After a 23-year-old Chinese woman was killed via electric shock when answering a call on her iPhone last week, the Beijing Wan Bao reported on Thursday that a 30-year-old Chinese man has been in a coma for the past 10 days after getting shocked while charging his iPhone.
Wu Jiantong, who's being held in an intensive care unit in the Hai Dian Hospital in Beijing, reportedly yelled “I’m getting shocked” on July 8 at 10 p.m. local time when he connected his iPhone 4 to a charger. The man’s sister said she came to his rescue and pulled the charger out of its socket. She said her brother was writhing and foaming at the mouth but totally unresponsive.
“I then felt needle-like pains on my fingertips,” Wu’s sister, Jian Xiang, said. “The current was running from my finger, through to my arm and body, and to the foot.”
Medics gave CPR to Wu as soon as the ambulance arrived, but doctors said he wasn’t breathing by the time he reached the hospital. Still, they were able to resuscitate him. Wu eventually stabilized but fell into a coma three days later due to a lack of oxygen supply to his brain.
“It was no doubt an electric shock,” Wu’s doctor said at the Hai Dian Hospital.
According to the Beijing Wan Bao, Wu was using an unauthorized third-party iPhone charger that resembled the new charger for the iPhone 5. Tangfan Wei, an authorized engineer for Apple parts, said the iPhone charger normally reduces the 220V working voltage to about 5V, which is much lower than the 36V of electricity the human body can withstand. However, the uncertified iPhone charger may have been prone to conduction issues, which may have given Wu a 220V electric shock.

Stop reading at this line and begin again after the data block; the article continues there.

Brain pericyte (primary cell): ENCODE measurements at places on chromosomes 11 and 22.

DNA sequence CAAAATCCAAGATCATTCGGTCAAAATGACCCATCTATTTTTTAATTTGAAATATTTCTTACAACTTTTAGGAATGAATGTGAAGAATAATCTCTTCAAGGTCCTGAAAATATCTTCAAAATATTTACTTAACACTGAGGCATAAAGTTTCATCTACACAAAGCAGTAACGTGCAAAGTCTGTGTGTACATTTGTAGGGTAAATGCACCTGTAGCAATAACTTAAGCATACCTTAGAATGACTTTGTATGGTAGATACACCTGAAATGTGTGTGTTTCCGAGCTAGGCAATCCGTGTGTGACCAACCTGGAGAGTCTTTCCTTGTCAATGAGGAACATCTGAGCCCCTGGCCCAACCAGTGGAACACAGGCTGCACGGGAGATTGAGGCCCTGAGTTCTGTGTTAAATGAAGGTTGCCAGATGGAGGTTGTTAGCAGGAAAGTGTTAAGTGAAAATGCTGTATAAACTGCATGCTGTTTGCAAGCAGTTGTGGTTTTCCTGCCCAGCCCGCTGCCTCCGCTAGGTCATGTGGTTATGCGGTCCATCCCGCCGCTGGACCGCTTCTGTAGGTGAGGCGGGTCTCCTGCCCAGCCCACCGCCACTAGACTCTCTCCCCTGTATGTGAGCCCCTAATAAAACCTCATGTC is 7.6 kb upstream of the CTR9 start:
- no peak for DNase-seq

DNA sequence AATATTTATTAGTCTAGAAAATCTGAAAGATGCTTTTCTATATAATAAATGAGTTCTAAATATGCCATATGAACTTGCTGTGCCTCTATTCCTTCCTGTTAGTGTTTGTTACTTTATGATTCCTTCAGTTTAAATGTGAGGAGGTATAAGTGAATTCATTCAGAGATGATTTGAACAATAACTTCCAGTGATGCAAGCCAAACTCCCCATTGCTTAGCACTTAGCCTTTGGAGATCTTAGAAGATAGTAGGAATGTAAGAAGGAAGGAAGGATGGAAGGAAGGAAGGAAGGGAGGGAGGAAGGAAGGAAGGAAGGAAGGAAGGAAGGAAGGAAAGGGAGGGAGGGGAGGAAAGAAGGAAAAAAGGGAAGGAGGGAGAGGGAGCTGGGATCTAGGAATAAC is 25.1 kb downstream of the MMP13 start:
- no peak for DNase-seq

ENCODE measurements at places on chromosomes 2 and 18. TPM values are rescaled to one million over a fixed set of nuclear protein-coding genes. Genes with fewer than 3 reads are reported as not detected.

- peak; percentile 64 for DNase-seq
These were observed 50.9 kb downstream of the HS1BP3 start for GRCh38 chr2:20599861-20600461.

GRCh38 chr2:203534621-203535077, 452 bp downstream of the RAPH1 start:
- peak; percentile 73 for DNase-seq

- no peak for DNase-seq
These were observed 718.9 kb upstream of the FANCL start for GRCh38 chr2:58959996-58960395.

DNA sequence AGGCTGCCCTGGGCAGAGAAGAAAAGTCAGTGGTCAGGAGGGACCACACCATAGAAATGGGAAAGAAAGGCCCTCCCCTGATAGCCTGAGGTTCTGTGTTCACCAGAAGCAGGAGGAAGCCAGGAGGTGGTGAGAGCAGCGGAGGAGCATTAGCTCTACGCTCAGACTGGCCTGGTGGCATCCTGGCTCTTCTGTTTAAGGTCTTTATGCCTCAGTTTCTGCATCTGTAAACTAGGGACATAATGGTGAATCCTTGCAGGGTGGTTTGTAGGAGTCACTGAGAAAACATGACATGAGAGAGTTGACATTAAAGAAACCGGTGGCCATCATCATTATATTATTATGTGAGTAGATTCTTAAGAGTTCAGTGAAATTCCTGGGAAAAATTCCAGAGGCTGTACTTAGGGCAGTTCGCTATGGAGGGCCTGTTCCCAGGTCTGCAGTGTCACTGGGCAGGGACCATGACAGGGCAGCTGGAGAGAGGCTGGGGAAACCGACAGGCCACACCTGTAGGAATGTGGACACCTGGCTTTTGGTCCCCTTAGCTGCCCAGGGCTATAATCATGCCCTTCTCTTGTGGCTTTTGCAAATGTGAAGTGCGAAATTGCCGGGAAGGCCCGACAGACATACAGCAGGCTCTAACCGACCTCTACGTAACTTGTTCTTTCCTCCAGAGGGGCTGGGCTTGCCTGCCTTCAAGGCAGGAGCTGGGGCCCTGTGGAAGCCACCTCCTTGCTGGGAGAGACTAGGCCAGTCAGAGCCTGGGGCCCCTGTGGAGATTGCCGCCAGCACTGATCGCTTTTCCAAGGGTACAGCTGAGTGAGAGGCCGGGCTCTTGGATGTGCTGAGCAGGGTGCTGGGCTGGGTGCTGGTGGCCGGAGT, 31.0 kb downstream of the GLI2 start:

On Wednesday, the South China Morning Post reported that Ma Ailun, the Chinese flight attendant killed by an electric shock from her iPhone last week, was also using an unauthorized non-Apple-made iPhone 4 charger when she was electrocuted.
“Knockoff chargers sometimes cut corners,” telecommunications expert Xiang Ligang told CCTV. “The quality of the capacitor and circuit protector may not be good, and this may lead to the capacitor breaking down and sending 220 volts of electricity directly into the cell phone battery.”
According to Xiang, China uses 220 volts, but Hong Kong, Japan and Taiwan all use an electrical voltage of 110 volts. If a charger is made to only accommodate 110 volts, it’s possible for the charger to break down and become overloaded, which can either overheat the phone and damage its circuits or burn and electrocute anyone touching the phone. The police are continuing to investigate this case.
A spokesperson for Apple commented on the death of Ma Ailun, saying the company was “deeply saddened to learn of this tragic incident and ... will fully investigate and cooperate with authorities in this matter.” We reached out to Apple to comment on the iPhone electrocution of Wu Jiantong, and we’ll update this story as soon as we receive a response.
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